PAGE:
The Not So Silent World … My grandmother who never spoke a word of English, used to tell me that someone who spoke two languages was worth two people. So now I can understand why Flow, the newest release by Haiku, which has vivid color and delicate symmetry throughout his seven track ambient album, is so captivating. He is a terrific paint artist as well as a gifted composer. The combination of music and art somehow meld together here to produce an eloquently simple album of gorgeous atmospheres and lush soundscapes. Haiku is the name taken by Danish artist Henrik Hytteballe who is an admirer of the simple, but beautiful form of Japanese poetry. The album features fluid textures and colorful collages of synth orchestra, inorganic voices, and ambient elementals. Hytteballe was an 80’s rocker and made a career on the concert scene, but a life altering change occurred and he literally changed his tune. The results are exemplary.
If there be a mythical place that I would want to be, then let it be Atlantis. I am a believer and Haiku has provided the soundscape for a visit to this paradise. The swaying melody is created by what I imagine are muted horns, but for some reason I get the impression that the music has color. Soft pastels of gold, green, and mauve intertwine to build this dream world. It is all very calming.
The song “Eternity” is active and alive. It has the sounds of life inside. The voices suggest tranquility, almost the equivalent of candle light versus sun light. If time is passing during this melody that I am unaware. Like the album title implies, there is a wondrous “flow” to this endless stream of music.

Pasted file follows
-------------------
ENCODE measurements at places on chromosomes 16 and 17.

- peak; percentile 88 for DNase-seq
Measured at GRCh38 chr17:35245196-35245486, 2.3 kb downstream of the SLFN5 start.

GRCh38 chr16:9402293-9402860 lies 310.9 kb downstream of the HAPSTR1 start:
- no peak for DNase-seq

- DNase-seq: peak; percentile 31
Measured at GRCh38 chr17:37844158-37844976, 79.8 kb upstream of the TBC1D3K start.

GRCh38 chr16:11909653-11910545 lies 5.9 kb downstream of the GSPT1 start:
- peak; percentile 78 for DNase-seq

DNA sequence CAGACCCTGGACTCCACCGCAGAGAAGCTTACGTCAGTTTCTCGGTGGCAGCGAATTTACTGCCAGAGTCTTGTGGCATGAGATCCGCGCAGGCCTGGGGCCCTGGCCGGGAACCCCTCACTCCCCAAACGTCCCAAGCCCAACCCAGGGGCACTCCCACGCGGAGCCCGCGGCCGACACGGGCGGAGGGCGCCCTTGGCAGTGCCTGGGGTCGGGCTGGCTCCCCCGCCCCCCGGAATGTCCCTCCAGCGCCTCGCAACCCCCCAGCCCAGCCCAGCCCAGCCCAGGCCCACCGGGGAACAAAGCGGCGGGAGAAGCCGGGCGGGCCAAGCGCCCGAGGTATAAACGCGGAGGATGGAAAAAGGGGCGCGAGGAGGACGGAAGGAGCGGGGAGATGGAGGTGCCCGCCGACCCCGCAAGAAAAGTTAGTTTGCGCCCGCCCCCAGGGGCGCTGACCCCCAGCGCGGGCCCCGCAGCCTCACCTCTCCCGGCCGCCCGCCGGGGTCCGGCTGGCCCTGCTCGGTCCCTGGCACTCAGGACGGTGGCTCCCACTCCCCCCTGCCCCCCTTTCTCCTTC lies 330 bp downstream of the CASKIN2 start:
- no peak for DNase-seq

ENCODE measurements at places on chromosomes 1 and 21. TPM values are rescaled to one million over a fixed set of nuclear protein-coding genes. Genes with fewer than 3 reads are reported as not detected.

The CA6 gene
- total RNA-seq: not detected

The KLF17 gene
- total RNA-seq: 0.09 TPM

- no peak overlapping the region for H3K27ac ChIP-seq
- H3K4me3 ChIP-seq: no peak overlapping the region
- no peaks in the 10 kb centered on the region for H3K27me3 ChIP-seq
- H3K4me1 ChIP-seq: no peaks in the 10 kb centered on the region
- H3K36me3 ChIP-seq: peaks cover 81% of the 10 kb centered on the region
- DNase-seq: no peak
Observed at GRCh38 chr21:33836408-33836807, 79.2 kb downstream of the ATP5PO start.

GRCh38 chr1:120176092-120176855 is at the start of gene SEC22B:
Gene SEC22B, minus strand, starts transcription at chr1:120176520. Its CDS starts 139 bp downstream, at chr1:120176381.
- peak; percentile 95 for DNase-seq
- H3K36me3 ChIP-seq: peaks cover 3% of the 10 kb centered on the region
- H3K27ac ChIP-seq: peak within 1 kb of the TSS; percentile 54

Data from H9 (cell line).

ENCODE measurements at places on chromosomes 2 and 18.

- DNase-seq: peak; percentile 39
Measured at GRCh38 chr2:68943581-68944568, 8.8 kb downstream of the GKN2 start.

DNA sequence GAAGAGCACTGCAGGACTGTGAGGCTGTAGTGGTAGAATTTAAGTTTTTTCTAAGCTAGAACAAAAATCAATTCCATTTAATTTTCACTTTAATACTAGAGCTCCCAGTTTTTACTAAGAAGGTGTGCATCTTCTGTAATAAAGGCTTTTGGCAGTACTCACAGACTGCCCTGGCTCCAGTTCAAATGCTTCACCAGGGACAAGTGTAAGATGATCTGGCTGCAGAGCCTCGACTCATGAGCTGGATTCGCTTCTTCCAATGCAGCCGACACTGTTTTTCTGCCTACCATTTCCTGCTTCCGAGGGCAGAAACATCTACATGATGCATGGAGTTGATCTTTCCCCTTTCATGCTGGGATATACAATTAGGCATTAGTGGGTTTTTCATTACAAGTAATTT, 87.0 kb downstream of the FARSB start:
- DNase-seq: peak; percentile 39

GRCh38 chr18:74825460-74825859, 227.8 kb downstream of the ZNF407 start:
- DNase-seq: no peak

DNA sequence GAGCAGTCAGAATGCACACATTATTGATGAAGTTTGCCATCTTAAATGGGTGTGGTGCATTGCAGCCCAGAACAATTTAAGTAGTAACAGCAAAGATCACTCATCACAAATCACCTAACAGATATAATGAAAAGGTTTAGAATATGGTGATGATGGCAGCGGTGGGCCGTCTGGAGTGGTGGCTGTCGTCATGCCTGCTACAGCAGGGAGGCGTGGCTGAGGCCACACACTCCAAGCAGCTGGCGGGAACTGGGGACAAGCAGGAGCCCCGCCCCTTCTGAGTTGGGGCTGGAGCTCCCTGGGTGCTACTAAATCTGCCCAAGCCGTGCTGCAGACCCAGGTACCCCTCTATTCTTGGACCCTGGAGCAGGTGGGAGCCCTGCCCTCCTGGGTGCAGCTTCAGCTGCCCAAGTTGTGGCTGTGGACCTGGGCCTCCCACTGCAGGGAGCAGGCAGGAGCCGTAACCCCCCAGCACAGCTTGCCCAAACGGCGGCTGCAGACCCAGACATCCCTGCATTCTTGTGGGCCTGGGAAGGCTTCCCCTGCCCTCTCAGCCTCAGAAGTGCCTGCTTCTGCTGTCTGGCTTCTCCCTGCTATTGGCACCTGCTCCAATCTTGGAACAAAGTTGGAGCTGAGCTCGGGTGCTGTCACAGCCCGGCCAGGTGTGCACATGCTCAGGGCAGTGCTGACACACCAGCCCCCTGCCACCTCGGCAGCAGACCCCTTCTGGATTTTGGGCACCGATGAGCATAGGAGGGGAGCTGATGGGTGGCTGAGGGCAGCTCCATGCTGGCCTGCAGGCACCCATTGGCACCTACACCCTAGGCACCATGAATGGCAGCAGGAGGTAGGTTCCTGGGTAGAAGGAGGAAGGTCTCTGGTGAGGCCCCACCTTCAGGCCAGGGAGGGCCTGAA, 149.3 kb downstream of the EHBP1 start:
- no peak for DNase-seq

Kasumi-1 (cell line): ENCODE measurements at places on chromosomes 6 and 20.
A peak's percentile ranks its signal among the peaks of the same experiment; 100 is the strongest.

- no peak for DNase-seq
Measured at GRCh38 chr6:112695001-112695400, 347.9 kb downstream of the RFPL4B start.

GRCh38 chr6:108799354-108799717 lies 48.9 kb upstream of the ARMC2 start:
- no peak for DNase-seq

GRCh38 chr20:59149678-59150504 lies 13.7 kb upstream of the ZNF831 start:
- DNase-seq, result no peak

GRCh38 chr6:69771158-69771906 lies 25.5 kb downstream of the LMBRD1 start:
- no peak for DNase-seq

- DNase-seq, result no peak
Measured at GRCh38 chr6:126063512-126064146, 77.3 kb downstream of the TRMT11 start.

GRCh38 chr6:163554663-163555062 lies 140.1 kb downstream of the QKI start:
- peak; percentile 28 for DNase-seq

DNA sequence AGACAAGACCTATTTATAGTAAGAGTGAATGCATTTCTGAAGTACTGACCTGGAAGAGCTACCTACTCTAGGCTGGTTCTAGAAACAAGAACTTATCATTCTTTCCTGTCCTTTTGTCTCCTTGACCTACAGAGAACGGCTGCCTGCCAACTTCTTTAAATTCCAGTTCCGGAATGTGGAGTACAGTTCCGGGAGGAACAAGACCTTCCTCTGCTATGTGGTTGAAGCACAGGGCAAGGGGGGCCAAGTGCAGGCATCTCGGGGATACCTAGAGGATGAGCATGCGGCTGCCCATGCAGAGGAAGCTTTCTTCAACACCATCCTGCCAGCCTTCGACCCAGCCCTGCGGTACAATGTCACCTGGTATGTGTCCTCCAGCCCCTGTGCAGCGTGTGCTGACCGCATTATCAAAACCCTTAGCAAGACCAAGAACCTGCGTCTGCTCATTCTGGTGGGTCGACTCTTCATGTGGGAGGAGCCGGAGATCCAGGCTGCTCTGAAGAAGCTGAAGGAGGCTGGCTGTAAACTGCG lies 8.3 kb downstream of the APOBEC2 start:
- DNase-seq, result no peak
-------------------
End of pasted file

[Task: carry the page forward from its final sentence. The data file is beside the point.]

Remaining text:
I could not help but be immersed in the tune “Crystal Bath.” It was clear, yet luminous. There were reflections and refractions of pure energy. Once again, I could perceive the musical color that Haiku uses, patches of light here, pale colors there, all swirling in a transparent eddy of sound.
Synthesized washes are abandoned for the tune “Vision.” Instead, distinctive electronic piano becomes the lead in a very serene song. The melody is slow compared to others on the album, but it still represents the title. “Vision” is without a doubt multi-faceted and complex. There is what you might see and what you imagine. It may be real or not. The music is like the soundtrack for the exploratory process. Let us see what we can see.
If ever there was a sound scheme to allow the psyche to drift, carefree and without physical tethers, then it is the song, “Floating.” I imagined myself stepping up into the invisible otherworld, trusting it to hold me up. I laid back spread eagle and went with the cosmic flow. I became not fearful, but felt as if I were surrendering to the experience. This is a simple tune, but the impression was very intricate.
The piano returns with the track “Voyage.” The song is one of the longest cuts at over twelve minutes and it is my favorite. Although I have traveled quite a bit in country, I still yearn to journey beyond my present borders. Those borders are not found on any paper map, nor electronic atlas, but lie within me. Each note struck in Haiku’s song was a step forward, the path became clear, and the journey continued.
The final track is called “To Jorn.” It is somewhat different from the other tunes having a more pronounced melody. The piano is strong here with the accompaniment of other elements more subdued. The title implies to me that this is a personal undertaking, something made important by friendship or familiarity. I have to admit that the song is rather sad, but not a dirge or a lament. More like reverent and I liked it for that.
I believe Flow is Haiku’s fifth venture into musical atmospherics and it is a remarkable endeavor. All seven tracks, if you give them attention, allow you to disconnect from the burden of daily life and relax for a moment or two. It is surpasses any panacea you can buy. As a last gesture of thankfulness for music that touched me deeply, I risk the following:
Warm, quiet soundscapes
Arrive in my ev‘ryday
Calming my spirit
Rating: Very Good+